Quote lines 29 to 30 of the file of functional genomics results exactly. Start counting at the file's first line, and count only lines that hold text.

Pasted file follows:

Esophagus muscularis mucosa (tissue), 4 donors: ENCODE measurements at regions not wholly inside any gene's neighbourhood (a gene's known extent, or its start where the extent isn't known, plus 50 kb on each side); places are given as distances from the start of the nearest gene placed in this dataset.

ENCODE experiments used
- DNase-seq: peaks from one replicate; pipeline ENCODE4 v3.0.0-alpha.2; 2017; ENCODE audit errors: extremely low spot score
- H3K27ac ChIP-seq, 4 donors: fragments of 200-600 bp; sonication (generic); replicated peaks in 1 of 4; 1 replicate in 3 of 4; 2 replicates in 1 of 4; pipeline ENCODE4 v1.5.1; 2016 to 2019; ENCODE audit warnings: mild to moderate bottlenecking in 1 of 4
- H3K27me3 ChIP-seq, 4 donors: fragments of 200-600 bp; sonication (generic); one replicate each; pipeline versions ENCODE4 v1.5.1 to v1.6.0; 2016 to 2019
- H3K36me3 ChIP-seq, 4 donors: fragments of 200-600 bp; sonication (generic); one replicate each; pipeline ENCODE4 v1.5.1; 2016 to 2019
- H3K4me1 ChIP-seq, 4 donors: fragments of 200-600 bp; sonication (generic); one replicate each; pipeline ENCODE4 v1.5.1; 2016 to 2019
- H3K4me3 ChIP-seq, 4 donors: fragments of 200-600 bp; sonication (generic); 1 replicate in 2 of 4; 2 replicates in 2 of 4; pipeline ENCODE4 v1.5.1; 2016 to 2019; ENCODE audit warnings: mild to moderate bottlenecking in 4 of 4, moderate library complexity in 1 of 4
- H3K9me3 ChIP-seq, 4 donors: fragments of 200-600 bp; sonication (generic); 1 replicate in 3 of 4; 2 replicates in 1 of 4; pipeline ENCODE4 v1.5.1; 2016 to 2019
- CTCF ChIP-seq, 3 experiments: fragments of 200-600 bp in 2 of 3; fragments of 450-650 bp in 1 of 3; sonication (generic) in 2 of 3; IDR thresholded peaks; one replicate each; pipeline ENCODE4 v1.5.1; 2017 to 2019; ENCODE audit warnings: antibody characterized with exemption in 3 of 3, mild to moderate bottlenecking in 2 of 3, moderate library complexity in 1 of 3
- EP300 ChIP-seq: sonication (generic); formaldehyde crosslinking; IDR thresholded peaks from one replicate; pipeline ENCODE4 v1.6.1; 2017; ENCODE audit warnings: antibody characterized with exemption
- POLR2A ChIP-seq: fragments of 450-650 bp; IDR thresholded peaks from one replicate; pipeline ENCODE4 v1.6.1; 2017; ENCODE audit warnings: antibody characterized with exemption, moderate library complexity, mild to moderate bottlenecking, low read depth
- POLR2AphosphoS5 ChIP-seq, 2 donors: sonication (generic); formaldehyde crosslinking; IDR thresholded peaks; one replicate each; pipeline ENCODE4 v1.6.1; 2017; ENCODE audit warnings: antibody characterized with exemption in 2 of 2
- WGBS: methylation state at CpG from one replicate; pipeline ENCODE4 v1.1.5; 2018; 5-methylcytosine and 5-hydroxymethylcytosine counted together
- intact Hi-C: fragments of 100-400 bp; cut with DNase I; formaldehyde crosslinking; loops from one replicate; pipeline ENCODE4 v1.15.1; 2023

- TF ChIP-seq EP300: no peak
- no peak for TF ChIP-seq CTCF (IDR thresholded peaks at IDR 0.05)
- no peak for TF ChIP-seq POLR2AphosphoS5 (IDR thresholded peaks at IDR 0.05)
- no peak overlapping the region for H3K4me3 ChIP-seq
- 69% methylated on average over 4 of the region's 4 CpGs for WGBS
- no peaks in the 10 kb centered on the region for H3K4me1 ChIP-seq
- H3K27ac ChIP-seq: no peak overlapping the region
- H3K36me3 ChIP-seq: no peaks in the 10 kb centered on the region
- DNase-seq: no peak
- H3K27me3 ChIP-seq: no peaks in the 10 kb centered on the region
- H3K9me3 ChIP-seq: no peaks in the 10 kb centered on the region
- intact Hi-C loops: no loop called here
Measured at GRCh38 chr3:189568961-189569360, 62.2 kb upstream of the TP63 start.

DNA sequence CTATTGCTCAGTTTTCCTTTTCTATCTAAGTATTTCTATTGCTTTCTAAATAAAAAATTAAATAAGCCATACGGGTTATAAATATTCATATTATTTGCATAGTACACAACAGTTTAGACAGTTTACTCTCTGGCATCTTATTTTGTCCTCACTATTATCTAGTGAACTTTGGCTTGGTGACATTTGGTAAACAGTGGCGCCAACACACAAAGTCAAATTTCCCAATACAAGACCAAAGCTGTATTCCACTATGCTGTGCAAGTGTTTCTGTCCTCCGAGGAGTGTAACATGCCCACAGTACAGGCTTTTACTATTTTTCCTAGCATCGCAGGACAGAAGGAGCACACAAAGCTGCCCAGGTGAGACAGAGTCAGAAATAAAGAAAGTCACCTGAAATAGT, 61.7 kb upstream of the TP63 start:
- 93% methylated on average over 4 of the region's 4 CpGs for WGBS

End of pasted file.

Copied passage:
DNA sequence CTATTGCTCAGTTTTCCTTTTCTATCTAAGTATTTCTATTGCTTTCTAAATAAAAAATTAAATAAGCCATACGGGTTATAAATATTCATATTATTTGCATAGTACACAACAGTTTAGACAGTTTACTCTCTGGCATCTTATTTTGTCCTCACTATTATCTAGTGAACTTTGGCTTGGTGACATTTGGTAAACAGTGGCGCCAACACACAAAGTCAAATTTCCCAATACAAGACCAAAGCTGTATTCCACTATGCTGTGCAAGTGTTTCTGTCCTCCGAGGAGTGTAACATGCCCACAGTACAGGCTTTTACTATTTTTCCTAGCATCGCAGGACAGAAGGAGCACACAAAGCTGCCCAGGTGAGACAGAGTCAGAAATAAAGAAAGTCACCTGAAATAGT, 61.7 kb upstream of the TP63 start:
- 93% methylated on average over 4 of the region's 4 CpGs for WGBS